Genesis 3:3 Now the serpent was more crafty than any other wild animal that the LORD God had made. He said to the woman, “Did God say, ‘You shall not eat from any tree in the garden’?” 2 The woman said to the serpent, “We may eat of the fruit of the trees in the garden; 3 but God said, ‘You shall not eat of the fruit of the tree that is in the middle of the garden, nor shall you touch it, or you shall die.’ ” 4 But the serpent said to the woman, “You will not die; 5 for God knows that when you eat of it your eyes will be opened, and you will be like God, knowing good and evil.” 6 So when the woman saw that the tree was good for food, and that it was a delight to the eyes, and that the tree was to be desired to make one wise, she took of its fruit and ate; and she also gave some to her husband, who was with her, and he ate. 7 Then the eyes of both were opened, and they knew that they were naked; and they sewed fig leaves together and made loincloths for themselves.
Here’s a note I wrote in my bible a few years ago related to this passage:
“What the serpent does here is to help Eve rationalize her sin. He plants in her mind some false ideas, nuancing the clear command of God. A very typical temptation.”
I was recently watching an episode from season 2 of “The Crown”, which is about Queen Elizabeth of England in the early years of her reign. It was an episode in which she learned the painful truth about her uncle’s behavior during WWII. He aligned himself with the Nazi regime and subverted the interests of his own country in the process. He brought great shame and grief to his own family and was subsequently exiled from Great Britain. When Elizabeth learns the gory details she struggles mightily with the Christian principle of forgiveness. She goes so far as to ask a minister if she can both be a good Christian and withhold forgiveness from her uncle. The minister answers…. no. The teaching of scripture is clear.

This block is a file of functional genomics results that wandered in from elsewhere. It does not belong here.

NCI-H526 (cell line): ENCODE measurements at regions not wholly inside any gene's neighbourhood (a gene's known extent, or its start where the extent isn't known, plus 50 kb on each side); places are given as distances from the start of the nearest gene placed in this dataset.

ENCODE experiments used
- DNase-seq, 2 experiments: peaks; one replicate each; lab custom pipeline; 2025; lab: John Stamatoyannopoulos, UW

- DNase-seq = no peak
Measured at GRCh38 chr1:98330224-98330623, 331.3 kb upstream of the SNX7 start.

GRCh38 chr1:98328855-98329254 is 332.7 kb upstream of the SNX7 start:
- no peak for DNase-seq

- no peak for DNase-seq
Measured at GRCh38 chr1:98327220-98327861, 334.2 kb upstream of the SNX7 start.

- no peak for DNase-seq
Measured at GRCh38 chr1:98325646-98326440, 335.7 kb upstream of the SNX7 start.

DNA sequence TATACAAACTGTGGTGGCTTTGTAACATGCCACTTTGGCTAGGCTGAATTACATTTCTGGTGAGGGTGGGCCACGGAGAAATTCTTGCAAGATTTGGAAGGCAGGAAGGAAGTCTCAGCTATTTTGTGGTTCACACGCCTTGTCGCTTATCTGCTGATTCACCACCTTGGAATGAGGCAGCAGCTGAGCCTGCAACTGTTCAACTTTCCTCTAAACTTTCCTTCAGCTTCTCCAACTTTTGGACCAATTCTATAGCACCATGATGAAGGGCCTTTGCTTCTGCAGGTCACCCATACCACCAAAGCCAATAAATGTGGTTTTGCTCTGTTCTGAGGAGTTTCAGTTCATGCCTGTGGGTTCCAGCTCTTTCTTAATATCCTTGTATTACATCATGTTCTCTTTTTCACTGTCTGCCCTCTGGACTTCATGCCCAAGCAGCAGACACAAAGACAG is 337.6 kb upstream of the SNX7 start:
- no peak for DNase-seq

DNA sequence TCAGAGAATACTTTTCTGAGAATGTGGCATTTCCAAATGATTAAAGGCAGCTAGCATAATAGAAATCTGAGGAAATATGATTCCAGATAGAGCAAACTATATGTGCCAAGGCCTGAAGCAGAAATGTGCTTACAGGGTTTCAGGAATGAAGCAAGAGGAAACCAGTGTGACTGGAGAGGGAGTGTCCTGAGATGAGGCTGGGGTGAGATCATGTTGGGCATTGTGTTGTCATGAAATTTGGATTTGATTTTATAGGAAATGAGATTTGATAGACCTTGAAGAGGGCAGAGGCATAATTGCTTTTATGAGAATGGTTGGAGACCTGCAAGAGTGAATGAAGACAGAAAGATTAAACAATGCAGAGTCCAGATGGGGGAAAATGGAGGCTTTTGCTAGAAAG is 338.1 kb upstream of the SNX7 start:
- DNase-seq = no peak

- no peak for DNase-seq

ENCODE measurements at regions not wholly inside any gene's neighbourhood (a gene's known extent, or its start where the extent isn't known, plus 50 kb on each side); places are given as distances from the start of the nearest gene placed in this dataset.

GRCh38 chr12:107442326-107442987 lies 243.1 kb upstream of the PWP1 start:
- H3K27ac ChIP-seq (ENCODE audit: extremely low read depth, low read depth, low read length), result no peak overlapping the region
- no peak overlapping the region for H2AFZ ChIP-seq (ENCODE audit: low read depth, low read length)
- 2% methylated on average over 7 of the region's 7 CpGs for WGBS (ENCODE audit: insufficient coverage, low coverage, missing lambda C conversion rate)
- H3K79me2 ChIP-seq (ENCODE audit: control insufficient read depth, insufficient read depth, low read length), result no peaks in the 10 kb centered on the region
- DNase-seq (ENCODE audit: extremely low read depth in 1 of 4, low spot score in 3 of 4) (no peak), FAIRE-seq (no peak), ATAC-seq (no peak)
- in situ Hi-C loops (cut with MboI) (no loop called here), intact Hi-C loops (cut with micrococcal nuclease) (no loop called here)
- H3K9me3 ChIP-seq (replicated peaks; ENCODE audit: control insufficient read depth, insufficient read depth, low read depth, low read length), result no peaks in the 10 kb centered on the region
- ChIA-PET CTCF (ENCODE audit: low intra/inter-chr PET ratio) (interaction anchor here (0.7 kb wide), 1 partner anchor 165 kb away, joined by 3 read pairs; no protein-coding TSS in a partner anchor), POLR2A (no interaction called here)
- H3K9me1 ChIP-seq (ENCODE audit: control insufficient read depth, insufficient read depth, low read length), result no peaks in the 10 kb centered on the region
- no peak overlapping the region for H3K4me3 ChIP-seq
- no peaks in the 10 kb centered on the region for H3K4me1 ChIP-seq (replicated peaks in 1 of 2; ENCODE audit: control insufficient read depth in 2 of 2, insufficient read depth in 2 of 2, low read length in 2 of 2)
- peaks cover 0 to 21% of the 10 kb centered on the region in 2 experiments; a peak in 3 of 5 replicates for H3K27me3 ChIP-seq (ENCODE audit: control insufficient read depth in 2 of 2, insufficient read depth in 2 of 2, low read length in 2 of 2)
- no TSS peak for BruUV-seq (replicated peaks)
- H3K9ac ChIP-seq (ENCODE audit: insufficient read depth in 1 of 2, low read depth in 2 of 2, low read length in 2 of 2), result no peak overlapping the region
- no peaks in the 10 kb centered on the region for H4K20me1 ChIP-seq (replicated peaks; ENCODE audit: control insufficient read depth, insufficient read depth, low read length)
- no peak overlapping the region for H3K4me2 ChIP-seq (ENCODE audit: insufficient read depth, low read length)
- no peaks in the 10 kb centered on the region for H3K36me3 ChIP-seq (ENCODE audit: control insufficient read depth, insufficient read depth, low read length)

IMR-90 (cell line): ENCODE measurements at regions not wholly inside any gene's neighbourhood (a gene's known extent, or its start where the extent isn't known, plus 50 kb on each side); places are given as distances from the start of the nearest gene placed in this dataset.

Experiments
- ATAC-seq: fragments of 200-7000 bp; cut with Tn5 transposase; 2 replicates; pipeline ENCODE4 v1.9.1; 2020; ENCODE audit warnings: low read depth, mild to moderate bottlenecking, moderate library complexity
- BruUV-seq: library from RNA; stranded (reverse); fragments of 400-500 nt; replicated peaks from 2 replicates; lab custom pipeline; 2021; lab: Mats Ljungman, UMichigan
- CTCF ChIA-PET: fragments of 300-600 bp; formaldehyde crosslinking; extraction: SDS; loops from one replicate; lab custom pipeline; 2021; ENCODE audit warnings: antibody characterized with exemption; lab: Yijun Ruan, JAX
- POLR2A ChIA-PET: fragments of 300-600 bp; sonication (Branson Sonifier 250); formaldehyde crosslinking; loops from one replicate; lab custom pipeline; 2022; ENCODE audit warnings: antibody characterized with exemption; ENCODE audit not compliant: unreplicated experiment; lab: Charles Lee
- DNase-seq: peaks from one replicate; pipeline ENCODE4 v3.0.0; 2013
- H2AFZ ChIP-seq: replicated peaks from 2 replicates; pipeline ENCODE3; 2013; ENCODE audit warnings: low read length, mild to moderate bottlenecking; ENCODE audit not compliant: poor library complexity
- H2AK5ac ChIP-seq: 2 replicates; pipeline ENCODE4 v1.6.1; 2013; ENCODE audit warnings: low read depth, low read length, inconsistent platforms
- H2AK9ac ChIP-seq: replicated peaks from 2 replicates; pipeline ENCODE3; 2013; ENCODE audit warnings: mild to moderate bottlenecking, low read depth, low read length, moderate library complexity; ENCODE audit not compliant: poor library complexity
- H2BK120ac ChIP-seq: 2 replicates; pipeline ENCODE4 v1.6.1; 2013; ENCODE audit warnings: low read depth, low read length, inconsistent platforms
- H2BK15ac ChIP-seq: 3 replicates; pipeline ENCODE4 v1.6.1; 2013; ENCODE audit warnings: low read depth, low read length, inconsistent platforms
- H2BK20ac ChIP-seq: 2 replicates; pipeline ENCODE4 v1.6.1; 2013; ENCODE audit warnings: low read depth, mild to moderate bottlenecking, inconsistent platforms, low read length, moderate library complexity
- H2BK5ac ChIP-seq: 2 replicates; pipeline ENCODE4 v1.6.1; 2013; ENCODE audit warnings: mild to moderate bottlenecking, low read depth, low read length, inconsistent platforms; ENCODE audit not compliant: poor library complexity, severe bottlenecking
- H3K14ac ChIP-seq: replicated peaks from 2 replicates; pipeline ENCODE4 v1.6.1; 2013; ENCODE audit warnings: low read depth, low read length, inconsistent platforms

But she refuses to forgive nonetheless.
This is me in a nutshell, not necessarily related to forgiveness but in other areas. If there’s a boundary I don’t like, I’ll rationalize why it’s okay to violate it. It’s part of my human nature to rebel against God’s will and God’s ways. Hence, mine is often not an information problem (I don’t know what to do) but an obedience problem (I want to do what I want to do). Oh – and our passage reminds us there is one who is all too glad to encourage down the path of sin and death.
Lord brings us back to you when we fall for the deceitful designs of the “crafty” one. Amen.